‘Road to La Paz’ (‘Camino a la Paz’): Busan Review

Road to La Paz Still 2 - H 2015
Courtesy of Figa Films

A touching, gently comic film that never achieves true depth.

Odd-couple road movie about two very different men at their respective crossroads.

The name of Bolivia's capital La Paz, means ‘peace’. It's one of those place names which lends itself easily to a punning title, and the makers of Road to La Paz have duly fallen for the temptation. But luckily, that’s the clumsiest thing about this two-hander road journey, in which a slacker is briefly given shot at a more fulfilling life. Engaging and winsome, but not perhaps as profound as it thinks, Road to La Paz portrays a road well traveled by road movies in its depiction of its protagonist’s spiritual shift. But what’s interesting here is that it’s the passenger, and not the places, which impact most on our hero, on a journey which could be taking place almost anywhere. Festival pickups are likely beyond Road's 12th November release at home in Argentina.

The setup is slow. Unemployed and 35, Sebastian (Rodrigo de la Serna, looking like a seedier Gael Garcia Bernal) lives in Buenos Aires in virtual poverty with his new wife Jazmin (Elisa Carricajo): his only escape is into his rock band, and is only possession of note is his father’s old Peugeot 505, towards which he’s fiercely protective. Sebastian isn’t a cab driver, but after receiving a couple of insistent phone calls asking him whether he is, he spots an opportunity.

His caller is Jalil (renowned Argentine actor Ernesto Suarez, here making his screen debut at 75), an elderly, ailing and very devout Muslim who suggests that Sebastian drives him to La Paz, a distance of some 2,000 miles: from there, Jalil hopes somehow to make it to Mecca. After some irritation from Sebastian at Jalil’s constant praying and peeing, they hit and injure a dog, which the call Mubarak and which Jalil insists joins them for the ride; they visit some family of Jalil; and, in the film's centerpiece, they attend a house where a dhikr, a Sufi Muslim devotional act, is taking place. Sebastian doesn’t have a clue what’s going on, but he knows it’s a display of human bonding and community of which he isn’t a part. After they are robbed and stripped of everything they own, the two men start to connect on a human level.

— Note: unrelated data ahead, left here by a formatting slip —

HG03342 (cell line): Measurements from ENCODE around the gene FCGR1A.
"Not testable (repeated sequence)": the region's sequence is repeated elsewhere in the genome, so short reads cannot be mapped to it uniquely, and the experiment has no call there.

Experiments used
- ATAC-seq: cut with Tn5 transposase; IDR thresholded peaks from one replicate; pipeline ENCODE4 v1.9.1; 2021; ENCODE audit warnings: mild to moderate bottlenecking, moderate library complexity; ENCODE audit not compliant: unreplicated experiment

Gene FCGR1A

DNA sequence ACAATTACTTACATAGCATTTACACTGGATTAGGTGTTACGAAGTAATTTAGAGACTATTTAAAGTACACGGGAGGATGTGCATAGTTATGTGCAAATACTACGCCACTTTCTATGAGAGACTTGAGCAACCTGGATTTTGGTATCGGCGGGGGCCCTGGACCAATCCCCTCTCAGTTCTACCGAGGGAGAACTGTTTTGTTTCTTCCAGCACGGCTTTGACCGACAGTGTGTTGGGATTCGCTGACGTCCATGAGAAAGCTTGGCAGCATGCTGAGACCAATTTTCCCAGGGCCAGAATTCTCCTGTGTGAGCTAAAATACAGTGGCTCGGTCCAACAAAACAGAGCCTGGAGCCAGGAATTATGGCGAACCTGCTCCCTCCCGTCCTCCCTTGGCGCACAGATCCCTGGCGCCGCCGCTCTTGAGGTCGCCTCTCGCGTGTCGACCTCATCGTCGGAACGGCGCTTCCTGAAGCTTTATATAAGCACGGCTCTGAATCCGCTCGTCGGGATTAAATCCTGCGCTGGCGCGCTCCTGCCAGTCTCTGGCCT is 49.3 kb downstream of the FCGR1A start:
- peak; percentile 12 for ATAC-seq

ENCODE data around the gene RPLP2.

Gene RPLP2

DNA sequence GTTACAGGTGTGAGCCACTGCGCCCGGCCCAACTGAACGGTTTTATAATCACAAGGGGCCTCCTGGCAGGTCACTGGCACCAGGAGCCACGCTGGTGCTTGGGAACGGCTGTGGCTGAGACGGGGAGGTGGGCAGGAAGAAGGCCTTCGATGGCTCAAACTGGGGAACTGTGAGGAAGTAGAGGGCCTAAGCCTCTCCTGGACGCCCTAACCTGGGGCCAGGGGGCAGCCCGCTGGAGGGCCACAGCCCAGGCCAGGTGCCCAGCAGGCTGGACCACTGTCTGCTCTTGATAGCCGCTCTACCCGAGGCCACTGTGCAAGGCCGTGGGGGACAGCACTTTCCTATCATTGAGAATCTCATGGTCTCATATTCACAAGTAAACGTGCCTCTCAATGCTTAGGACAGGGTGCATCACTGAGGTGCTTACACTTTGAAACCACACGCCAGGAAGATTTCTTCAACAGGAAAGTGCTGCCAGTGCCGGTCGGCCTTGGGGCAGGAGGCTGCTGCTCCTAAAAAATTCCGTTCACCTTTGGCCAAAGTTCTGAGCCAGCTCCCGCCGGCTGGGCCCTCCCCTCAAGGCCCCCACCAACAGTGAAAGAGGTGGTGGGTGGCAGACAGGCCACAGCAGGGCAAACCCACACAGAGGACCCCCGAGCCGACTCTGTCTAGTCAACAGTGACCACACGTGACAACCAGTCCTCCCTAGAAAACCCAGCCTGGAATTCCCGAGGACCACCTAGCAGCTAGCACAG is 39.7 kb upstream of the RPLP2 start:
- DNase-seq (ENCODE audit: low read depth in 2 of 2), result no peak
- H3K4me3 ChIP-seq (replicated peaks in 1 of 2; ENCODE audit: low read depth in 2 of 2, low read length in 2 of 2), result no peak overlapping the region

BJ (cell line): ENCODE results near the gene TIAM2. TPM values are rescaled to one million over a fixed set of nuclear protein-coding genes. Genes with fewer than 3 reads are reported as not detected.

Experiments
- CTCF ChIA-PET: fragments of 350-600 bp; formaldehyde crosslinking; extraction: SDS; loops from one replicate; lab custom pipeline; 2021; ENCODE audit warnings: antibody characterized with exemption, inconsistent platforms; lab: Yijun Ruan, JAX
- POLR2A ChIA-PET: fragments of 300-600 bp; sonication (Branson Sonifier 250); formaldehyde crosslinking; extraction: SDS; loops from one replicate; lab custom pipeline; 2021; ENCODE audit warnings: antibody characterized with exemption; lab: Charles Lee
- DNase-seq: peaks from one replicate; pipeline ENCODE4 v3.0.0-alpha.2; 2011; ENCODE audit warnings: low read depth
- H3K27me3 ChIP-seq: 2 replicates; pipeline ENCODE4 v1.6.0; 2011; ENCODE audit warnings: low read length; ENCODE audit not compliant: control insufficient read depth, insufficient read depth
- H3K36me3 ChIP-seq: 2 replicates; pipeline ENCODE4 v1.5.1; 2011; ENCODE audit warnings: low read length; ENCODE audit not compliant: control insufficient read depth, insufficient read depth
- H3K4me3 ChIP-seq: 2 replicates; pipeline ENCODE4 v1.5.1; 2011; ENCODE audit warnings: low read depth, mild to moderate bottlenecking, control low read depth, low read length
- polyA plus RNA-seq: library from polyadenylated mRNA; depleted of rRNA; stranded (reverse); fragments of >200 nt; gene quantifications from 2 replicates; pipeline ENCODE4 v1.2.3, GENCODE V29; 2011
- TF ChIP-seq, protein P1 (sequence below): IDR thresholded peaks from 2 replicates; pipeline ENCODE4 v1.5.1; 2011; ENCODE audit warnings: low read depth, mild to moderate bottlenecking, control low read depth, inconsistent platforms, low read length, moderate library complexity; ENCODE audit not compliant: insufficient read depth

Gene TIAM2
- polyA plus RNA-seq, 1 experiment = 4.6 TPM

If that makes Road to La Paz sound like a Paolo Coelho novel, then to a point it’s true: like Coelho, director/screenwrite Francisco Varone is selling exoticism as redemption. There are interesting questions to be asked about why in these troubled times Varone should choose a Muslim to be as Sebastian’s surrogate spiritual tutor: it’s a risky choice, perhaps, but it comes off.

Though both de la Serna and Suarez are strong in their roles, with de la Serna’s eyes seeming to express constant yearning, it’s the relationship between them that really counts, and they’re rarely seen outside it. Jalil is who he is: gently phlegmatic, he doesn’t change even when, for example, tied by a rope to a tree. But the script is elegant in the way it maneuvers these two very different characters into juxtaposition, recognizing that both are dreamers, in search of some reward beyond the everyday. It’s there that the film’s emotional impact lies, as encompassed in its quietest most touching scene, in which Jilal offers Sebastian the 'gift' of converting to Islam.

Sometimes the script is a little too set up and knock down: for example, within about three minutes of telling Sebastian that she’s hoping to be promoted, Jazmin is fired. Jazmin: the viewer can’t help but think of her back in Buenos Aires, unexplored as a character except as a brake on Sebastian’s happiness and presumably still wanting a baby, while Sebastian is away having his spiritual insights.

The score basically consists of grungy blues music from Argentine band Vox Dei, who’ve been around for nearly 50 years. What is heard here will satisfy their old fans, but is unlikely to win them any new ones. D.P Christian Cottet opts for a busy, hand-held approach during the early part, before settling down later into longer, static shots as the calming influence of Jalil on Sebastian makes itself felt.

Production companies: Gema Films, No Problem Cine, Concreto FIlms, Habbekrats, Hanfgam & Ufer Filmproduktion
Cast: Rodrigo de la Serna, Ernesto Suarez, Elisa Carricajo, Maria Canale
Director, screenwriter: Francisco Varone
Producers: Gema Juarez Allen, Julius Ponte, Philip Harthoorn, Gunter Hanfgam, Omar Jadur, Dolores Llosas, Juan Taratuto
Executive producer: Sebastian Perillo
Director of photography: Christian Cottet
Production designer: Daniela Podcaminsky
Costume designer: Delfina de Forteza
Editor: Alberto Ponce, Federico Peretti
Composer: Vox Dei
Casting director: Juan Risso
Sales: Figa Films

No rating, 94 minutes